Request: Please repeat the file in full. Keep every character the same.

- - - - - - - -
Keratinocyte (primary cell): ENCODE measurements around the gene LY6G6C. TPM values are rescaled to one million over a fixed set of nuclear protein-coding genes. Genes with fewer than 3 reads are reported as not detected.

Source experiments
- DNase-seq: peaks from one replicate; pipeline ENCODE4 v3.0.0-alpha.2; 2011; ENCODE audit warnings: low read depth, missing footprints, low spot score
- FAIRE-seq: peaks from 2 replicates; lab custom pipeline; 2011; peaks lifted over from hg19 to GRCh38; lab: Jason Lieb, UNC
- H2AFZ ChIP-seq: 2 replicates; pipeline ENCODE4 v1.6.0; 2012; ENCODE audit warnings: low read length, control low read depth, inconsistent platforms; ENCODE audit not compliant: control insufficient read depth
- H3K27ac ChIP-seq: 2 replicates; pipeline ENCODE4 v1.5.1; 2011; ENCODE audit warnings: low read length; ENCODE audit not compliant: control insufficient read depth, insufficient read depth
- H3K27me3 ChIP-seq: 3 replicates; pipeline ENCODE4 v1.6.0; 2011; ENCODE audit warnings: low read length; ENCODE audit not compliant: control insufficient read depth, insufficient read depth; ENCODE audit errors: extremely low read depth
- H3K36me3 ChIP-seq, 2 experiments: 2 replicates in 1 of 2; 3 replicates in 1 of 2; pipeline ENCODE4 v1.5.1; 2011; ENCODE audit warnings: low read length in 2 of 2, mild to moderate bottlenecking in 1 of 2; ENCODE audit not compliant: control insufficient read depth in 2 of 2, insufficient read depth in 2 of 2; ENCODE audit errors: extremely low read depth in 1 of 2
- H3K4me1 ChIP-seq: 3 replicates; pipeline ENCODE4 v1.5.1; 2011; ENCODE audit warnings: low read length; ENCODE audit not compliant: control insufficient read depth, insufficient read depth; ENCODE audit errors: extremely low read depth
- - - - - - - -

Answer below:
Keratinocyte (primary cell): ENCODE measurements around the gene LY6G6C. TPM values are rescaled to one million over a fixed set of nuclear protein-coding genes. Genes with fewer than 3 reads are reported as not detected.

Source experiments
- DNase-seq: peaks from one replicate; pipeline ENCODE4 v3.0.0-alpha.2; 2011; ENCODE audit warnings: low read depth, missing footprints, low spot score
- FAIRE-seq: peaks from 2 replicates; lab custom pipeline; 2011; peaks lifted over from hg19 to GRCh38; lab: Jason Lieb, UNC
- H2AFZ ChIP-seq: 2 replicates; pipeline ENCODE4 v1.6.0; 2012; ENCODE audit warnings: low read length, control low read depth, inconsistent platforms; ENCODE audit not compliant: control insufficient read depth
- H3K27ac ChIP-seq: 2 replicates; pipeline ENCODE4 v1.5.1; 2011; ENCODE audit warnings: low read length; ENCODE audit not compliant: control insufficient read depth, insufficient read depth
- H3K27me3 ChIP-seq: 3 replicates; pipeline ENCODE4 v1.6.0; 2011; ENCODE audit warnings: low read length; ENCODE audit not compliant: control insufficient read depth, insufficient read depth; ENCODE audit errors: extremely low read depth
- H3K36me3 ChIP-seq, 2 experiments: 2 replicates in 1 of 2; 3 replicates in 1 of 2; pipeline ENCODE4 v1.5.1; 2011; ENCODE audit warnings: low read length in 2 of 2, mild to moderate bottlenecking in 1 of 2; ENCODE audit not compliant: control insufficient read depth in 2 of 2, insufficient read depth in 2 of 2; ENCODE audit errors: extremely low read depth in 1 of 2
- H3K4me1 ChIP-seq: 3 replicates; pipeline ENCODE4 v1.5.1; 2011; ENCODE audit warnings: low read length; ENCODE audit not compliant: control insufficient read depth, insufficient read depth; ENCODE audit errors: extremely low read depth